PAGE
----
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    Originally Posted by skdenbow
    My mission for the next year or so, is to make family quilts which will essentially be raw edge applique blocks with quilting finishing for family members. They will end up being fairly large.
    A lot depends on what you find you really enjoy. When doing the raw edge applique are you using free-motion techniques? If so, then your current machine can handle that.

    The question becomes how you want to quilt. If you are okay with quilt-as-you-go techniques, your current machine can handle that as long as you do the final step by hand. Are you looking at embroidery machines with the idea that they will be used for quilting? If so, that is one of the least exciting directions in which to go, at least for most quilters.

    If you want to quilt your large quilts yourself, then usually the first thing you need to determine is whether you want to quilt sitting down (moving the quilt under the machine) or standing up (moving the machine while the quilt remains stationary on a frame). People usually develop a preference for one or the other, and that preference determines the type of midarm or longarm machine they want.

    If you prefer quilting sitting down, your choices become a domestic machine with a larger harp than you are accustomed to (the harp is the area under the machine arm). A standard harp is about 8 inches, I think. Nowadays there are domestic machines with harps of 11 inches. This makes moving a large quilt around and fitting the bulk under the arm of the machine much easier. You can also look at dedicated sitdown quilting machines. These are usually midarms (about 16" of harp) that do not have feed dogs (so cannot be used for piecing, although they would work fine for free-motion applique). The Sweet Sixteen is one of the most popular, but there are others.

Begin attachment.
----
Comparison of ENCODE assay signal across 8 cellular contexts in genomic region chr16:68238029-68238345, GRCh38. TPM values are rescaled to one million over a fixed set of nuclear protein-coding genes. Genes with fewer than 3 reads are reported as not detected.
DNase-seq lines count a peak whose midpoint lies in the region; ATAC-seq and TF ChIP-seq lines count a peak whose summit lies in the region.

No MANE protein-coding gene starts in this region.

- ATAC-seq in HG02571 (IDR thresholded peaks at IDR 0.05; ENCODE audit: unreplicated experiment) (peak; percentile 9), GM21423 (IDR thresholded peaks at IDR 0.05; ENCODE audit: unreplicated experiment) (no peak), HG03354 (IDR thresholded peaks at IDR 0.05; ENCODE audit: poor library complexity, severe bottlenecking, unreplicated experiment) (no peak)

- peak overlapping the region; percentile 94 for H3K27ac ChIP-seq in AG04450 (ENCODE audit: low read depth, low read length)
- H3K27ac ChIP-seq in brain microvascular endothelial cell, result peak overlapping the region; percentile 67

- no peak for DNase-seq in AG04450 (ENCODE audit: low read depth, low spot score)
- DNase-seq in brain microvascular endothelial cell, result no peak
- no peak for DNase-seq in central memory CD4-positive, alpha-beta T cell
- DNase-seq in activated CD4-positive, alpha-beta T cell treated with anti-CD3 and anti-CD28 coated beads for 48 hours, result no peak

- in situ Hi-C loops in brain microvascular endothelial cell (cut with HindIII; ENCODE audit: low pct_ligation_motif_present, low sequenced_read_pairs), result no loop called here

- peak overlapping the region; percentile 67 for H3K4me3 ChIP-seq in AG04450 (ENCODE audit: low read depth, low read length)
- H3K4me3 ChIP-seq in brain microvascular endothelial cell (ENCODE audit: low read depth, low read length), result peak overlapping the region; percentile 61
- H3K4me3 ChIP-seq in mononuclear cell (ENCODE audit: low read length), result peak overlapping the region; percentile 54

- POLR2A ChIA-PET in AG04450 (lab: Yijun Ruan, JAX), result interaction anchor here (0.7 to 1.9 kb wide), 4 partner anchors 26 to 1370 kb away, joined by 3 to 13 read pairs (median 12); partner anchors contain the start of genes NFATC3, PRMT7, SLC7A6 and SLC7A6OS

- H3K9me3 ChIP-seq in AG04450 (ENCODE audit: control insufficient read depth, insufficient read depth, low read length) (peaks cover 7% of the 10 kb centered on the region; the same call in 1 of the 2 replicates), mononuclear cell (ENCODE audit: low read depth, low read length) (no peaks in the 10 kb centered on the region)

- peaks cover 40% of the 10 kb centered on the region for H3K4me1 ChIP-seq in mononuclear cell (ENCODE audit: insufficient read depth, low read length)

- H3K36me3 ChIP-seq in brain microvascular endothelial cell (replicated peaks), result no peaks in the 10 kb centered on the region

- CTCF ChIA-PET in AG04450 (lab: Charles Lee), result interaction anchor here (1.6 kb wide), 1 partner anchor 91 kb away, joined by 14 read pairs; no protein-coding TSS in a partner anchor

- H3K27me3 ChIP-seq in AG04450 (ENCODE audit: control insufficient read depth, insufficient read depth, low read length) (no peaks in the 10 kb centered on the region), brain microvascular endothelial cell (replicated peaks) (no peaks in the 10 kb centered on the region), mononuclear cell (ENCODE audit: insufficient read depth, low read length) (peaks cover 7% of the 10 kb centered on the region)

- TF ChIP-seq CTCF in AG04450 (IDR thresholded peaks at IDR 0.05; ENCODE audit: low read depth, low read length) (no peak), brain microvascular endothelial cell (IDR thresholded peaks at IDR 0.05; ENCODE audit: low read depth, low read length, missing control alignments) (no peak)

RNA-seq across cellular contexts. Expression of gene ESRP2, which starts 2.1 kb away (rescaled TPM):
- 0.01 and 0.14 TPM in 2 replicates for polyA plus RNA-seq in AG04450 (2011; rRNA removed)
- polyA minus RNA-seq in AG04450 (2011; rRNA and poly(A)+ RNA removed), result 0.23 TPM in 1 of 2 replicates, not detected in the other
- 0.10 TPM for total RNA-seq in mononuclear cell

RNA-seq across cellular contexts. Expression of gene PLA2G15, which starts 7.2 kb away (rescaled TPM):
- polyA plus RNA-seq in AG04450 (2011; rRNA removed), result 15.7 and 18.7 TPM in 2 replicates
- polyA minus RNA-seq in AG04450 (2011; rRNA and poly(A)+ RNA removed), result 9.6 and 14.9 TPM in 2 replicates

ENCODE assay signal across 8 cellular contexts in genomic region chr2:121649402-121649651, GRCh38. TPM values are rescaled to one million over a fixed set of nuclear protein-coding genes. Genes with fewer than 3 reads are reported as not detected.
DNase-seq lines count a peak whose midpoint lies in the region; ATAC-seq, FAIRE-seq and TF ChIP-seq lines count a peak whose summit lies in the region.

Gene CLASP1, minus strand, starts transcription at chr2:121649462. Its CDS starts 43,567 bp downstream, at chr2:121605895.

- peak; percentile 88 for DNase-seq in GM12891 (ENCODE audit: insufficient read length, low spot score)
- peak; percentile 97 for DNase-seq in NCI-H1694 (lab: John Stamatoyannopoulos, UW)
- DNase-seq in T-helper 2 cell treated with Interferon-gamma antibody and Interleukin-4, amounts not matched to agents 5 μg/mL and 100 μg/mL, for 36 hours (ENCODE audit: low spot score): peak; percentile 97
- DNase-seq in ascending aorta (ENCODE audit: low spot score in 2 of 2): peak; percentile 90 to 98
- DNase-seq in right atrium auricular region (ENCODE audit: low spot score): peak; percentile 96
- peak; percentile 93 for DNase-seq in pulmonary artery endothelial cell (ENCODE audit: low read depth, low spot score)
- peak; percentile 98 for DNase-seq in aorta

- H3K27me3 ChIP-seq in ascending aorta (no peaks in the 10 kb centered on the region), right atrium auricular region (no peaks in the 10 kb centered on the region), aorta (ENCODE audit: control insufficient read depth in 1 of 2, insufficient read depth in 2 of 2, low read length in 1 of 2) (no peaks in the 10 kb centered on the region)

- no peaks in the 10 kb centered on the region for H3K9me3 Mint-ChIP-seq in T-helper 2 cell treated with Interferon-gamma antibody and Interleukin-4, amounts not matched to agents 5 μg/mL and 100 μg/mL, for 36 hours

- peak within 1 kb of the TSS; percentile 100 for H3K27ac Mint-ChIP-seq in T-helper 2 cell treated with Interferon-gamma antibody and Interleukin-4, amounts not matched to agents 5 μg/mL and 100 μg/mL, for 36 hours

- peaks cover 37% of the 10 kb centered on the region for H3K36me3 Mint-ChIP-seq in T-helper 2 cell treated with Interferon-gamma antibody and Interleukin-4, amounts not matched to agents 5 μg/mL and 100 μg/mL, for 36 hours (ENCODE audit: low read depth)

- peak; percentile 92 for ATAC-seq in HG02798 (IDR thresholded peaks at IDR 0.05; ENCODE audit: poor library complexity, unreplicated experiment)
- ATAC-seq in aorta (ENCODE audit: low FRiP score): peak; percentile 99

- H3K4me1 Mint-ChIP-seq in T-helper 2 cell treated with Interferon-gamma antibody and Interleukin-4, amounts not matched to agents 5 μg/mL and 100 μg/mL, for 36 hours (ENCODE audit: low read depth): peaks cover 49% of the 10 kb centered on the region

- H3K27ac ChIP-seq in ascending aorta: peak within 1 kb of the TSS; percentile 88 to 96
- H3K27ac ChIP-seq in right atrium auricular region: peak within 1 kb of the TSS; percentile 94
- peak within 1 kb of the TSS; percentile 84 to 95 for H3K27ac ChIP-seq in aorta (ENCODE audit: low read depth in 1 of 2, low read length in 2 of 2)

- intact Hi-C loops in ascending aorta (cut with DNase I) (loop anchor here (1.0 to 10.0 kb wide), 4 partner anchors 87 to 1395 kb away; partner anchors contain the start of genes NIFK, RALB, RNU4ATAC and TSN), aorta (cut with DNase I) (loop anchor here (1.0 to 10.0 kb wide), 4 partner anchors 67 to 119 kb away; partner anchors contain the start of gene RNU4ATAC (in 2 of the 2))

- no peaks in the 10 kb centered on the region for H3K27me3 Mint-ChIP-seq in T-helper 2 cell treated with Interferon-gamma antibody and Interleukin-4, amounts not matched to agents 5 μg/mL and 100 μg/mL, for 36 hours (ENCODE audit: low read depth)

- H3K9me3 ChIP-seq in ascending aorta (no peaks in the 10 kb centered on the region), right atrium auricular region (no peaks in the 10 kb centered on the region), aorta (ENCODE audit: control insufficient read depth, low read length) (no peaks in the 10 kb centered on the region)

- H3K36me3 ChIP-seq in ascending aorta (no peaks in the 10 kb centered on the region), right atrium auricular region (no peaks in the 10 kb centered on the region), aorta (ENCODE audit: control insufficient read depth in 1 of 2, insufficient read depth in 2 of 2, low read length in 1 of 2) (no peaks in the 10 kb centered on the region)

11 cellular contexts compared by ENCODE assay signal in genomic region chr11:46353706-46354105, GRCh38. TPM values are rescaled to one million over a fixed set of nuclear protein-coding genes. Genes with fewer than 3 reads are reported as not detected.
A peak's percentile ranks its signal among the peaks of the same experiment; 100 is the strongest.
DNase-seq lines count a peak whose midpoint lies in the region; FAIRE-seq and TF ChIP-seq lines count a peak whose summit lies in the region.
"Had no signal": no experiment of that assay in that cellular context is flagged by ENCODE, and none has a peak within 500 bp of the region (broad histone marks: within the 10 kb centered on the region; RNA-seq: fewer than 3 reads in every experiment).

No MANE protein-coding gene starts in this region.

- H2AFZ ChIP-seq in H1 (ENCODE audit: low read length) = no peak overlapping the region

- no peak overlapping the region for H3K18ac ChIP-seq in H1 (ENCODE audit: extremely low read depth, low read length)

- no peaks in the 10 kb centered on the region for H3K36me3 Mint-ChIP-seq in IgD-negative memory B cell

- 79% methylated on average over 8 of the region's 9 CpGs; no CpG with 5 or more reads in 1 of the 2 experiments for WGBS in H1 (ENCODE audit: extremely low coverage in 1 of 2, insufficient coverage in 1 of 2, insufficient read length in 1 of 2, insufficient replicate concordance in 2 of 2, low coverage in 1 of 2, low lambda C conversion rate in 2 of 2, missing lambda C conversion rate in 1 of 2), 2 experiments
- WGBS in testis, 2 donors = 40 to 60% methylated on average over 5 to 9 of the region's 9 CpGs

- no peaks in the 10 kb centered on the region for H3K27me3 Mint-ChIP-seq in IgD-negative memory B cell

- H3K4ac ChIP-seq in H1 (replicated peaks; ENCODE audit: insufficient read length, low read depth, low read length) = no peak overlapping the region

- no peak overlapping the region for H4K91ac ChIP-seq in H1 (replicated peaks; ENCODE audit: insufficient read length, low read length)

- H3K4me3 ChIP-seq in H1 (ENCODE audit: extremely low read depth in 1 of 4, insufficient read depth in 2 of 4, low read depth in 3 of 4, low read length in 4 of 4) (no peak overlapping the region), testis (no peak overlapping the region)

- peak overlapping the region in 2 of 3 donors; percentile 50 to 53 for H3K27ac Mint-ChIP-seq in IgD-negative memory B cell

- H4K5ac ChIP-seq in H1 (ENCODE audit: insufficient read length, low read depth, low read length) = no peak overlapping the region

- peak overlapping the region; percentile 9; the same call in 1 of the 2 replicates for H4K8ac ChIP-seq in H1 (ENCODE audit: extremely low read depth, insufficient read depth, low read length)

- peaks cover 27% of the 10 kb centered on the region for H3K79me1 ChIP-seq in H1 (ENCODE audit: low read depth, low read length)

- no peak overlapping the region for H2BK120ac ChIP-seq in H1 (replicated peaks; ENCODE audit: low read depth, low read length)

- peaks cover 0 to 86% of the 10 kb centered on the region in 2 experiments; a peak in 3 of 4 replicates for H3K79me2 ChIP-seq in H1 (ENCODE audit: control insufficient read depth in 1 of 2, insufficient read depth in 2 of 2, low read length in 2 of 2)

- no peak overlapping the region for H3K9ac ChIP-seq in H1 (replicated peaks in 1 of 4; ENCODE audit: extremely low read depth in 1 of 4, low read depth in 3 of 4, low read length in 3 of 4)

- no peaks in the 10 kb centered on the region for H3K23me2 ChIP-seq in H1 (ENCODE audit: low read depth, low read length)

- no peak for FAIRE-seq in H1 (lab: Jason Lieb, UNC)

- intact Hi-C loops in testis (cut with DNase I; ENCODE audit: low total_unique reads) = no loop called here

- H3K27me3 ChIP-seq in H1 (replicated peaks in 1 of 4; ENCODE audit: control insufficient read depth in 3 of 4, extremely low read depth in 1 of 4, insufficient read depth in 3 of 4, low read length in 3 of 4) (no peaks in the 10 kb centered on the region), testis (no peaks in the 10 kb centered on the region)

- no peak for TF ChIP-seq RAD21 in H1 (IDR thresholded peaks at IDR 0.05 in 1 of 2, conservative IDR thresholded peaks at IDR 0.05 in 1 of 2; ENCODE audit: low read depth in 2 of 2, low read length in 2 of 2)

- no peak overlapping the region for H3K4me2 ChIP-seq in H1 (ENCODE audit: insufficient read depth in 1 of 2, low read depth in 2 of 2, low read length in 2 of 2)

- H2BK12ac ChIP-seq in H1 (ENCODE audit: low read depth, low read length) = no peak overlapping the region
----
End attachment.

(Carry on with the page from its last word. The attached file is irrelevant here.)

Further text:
On the other hand, you may prefer to quilt standing up at a frame, moving the machine. This is what I enjoy! My dream machine in this category would be an Innova with lightning stitch.

    The rule-of-thumb is to give yourself at least a year to research quilting setups before purchasing. Your budget may rule out a number of options too. Try to attend as many large quilt shows as you can, and visit as many dealers as you can, to try out different setups.

    Also, research quilt guilds near you and join any that are convenient. You may get invited into homes to try out different setups.

    Last edited by Prism99; 05-01-2016 at 03:46 PM.
    Prism99 is offline  
    Old 05-01-2016, 04:31 PM
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    I have done several raw edge applique block quilts. I had an older, excellent straight stitch machine that was great for piecing, but did not have a blanket stitch for the raw edge applique, so I purchased a machine with a blanket stitch. I decided that I wouldn't be doing enough quilts to justify the cost of a machine to do the quilting and I felt the learning curve was pretty steep to do it well, so I am sending the quilts out to be quilted. Sometimes I wish I had purchased a machine with a large throat that could also do blanket stitch. Then again I don't think I will be doing many more quilts because of my husband's health issues, so maybe I made the right choice. Take a little time to analyze your situation, keeping in mind we don't have a crystal ball to tell us the future.
    Genden is offline  
    Old 05-01-2016, 11:33 PM
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    I gave a Juki which is the machine I use most for piecing and quilting also has some decorative stitches. I have a Husqvarna Ruby Royale, two seconds to remove embroidery unit and change from embroidery to sewing, I prefer the Ruby for garment sewing. Decide what suits you best and what you will use, if you are getting back into sewing might be as well to get something that does a bit more than you think you'll need as once you get into it you'll probably find you want more functions on a machine.
    notmorecraft is offline  
    Old 05-02-2016, 02:04 AM
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    Sewing/piecing....quilting....embroidery.....all 3? You must have a lot of time and patience to do and learn all three. It sounds like you need at least two new machines if not three. For me, pick two. Long arm qypuilting is not one of them. . I am happy with my combo machine. (janome 9900). I rarely have time to do embroidery but I still work full time. It will be fun to follow this thread.

    Sandygirl is offline  
    Old 05-02-2016, 05:31 AM
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    Very sage advice given above.....great that dh is encouraging and promoting your desire to renew your quilting bug....but do take it easy and slow in your purchases.......these "toys" of ours can be quite expensive and if not chosen wisely do not make good doorstoppers!
    Geri B is offline